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Faculty Awareness and Training in the Post-Secondary Community: An Annotated Bibliography

Best Practices: Faculty Awareness and Training in the Universities

The following are a few particularly effective practices to consider in the production of faculty awareness materials, as determined over the course of research for this project:

  • Language used in guidebooks and programs should be plain and simple. This provides for a quicker read, and avoiding jargon ensures the reader obtains more information from the material.
  • Documents should include as much background information as possible. Include numbers, percentages, etc, and explain the various types of disabilities in-depth. This adds relevance to the material.
  • Student profile pieces, as are featured in certain sections of York University's online guide, are an effective way to illustrate the real effects of an effort toward accommodation.
  • A listing of the services available at an institution, as well as an explanation of the procedures that are to be followed to access these services, allow both faculty and students to find this important information in one place.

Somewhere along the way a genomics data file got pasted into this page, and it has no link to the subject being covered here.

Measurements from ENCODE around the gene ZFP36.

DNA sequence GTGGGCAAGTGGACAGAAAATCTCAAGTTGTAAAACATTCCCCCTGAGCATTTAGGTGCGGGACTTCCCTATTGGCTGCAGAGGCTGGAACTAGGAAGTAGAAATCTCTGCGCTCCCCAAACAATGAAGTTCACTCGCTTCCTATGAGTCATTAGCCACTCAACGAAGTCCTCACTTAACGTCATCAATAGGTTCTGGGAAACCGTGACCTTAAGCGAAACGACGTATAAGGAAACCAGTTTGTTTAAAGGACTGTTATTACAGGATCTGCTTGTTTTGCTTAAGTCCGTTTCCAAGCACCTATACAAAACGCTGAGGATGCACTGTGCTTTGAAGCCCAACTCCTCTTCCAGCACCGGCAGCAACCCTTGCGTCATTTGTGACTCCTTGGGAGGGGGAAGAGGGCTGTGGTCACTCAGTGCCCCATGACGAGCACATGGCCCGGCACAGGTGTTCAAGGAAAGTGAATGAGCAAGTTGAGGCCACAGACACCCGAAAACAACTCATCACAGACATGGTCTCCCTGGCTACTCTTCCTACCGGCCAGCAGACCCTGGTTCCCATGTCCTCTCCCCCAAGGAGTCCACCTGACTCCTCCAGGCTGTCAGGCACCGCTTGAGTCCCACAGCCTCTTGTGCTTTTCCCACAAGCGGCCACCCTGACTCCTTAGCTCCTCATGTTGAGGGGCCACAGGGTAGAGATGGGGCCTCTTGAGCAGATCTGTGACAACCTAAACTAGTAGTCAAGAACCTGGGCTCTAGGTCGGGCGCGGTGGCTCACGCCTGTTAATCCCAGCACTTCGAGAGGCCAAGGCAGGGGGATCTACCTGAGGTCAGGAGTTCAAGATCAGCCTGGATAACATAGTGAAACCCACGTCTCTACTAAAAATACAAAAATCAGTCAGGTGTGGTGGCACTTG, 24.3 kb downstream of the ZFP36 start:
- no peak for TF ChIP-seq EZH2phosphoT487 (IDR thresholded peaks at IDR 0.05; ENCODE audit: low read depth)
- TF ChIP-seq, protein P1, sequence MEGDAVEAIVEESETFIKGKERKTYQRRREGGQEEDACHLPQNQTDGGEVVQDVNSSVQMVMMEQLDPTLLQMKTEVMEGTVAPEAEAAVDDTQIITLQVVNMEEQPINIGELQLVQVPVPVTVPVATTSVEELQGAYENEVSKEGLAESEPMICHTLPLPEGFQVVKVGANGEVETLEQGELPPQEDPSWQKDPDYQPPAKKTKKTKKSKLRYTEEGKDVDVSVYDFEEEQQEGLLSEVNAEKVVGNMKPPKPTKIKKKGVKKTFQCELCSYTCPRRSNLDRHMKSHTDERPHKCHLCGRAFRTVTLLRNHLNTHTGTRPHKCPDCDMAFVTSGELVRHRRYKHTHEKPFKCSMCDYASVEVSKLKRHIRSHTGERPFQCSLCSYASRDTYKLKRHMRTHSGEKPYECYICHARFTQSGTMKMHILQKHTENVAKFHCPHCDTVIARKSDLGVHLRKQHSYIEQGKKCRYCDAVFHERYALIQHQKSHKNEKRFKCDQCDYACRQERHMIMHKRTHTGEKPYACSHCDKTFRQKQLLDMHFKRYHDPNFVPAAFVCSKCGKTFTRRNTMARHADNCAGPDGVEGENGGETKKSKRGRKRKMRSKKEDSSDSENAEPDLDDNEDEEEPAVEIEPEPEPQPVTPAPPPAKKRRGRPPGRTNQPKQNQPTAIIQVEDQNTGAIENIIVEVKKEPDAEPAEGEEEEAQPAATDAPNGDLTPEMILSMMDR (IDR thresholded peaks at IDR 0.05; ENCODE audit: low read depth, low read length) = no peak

• The production of a more lengthy guidebook, as well as additional supporting and summarizing documentation (such as pamphlets and brochures), where possible, allow faculty to absorb information in easy pieces, or more in-depth.
  • Placing lengthy guides online, with tables of contents and hyperlinks, allows both for in-depth information gathering, as well as for easy navigation and comprehension of separate sections.
  • The inclusion of institutional policies and provincial legislation with regard to persons with disabilities serves to inform, as well as to emphasize the fact that reasonable accommodation is the responsibility of the post-secondary institution.
  • A section on appropriate disability-related language is valuable, if only to help faculty members concerned about how to speak one-on-one with students with disabilities.
  • Descriptions of the various adaptive technologies and services available for accommodation (ie; note-takers, tape recorders) allow faculty to better understand students' accommodations needs.
  • Working in conjunction with local disability organizations on the production of faculty awareness materials can be beneficial in ensuring that all needs and concerns are properly discussed, and that relevant background information is given.



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